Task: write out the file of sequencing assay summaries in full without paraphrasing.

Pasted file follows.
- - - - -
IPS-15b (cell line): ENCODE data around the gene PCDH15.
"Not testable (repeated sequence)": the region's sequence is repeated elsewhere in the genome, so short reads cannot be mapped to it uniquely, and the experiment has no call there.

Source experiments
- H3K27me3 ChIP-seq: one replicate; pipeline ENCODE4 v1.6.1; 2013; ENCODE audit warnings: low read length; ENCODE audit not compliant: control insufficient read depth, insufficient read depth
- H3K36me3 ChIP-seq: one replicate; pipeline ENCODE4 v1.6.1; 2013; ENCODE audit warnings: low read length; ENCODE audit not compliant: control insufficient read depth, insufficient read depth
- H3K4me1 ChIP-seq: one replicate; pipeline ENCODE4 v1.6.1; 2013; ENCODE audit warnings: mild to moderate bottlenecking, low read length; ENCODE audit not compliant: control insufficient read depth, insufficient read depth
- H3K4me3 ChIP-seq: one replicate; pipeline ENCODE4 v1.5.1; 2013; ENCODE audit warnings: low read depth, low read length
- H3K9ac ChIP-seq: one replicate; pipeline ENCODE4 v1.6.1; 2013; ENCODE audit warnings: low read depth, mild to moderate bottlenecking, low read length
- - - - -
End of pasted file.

IPS-15b (cell line): ENCODE data around the gene PCDH15.
"Not testable (repeated sequence)": the region's sequence is repeated elsewhere in the genome, so short reads cannot be mapped to it uniquely, and the experiment has no call there.

Source experiments
- H3K27me3 ChIP-seq: one replicate; pipeline ENCODE4 v1.6.1; 2013; ENCODE audit warnings: low read length; ENCODE audit not compliant: control insufficient read depth, insufficient read depth
- H3K36me3 ChIP-seq: one replicate; pipeline ENCODE4 v1.6.1; 2013; ENCODE audit warnings: low read length; ENCODE audit not compliant: control insufficient read depth, insufficient read depth
- H3K4me1 ChIP-seq: one replicate; pipeline ENCODE4 v1.6.1; 2013; ENCODE audit warnings: mild to moderate bottlenecking, low read length; ENCODE audit not compliant: control insufficient read depth, insufficient read depth
- H3K4me3 ChIP-seq: one replicate; pipeline ENCODE4 v1.5.1; 2013; ENCODE audit warnings: low read depth, low read length
- H3K9ac ChIP-seq: one replicate; pipeline ENCODE4 v1.6.1; 2013; ENCODE audit warnings: low read depth, mild to moderate bottlenecking, low read length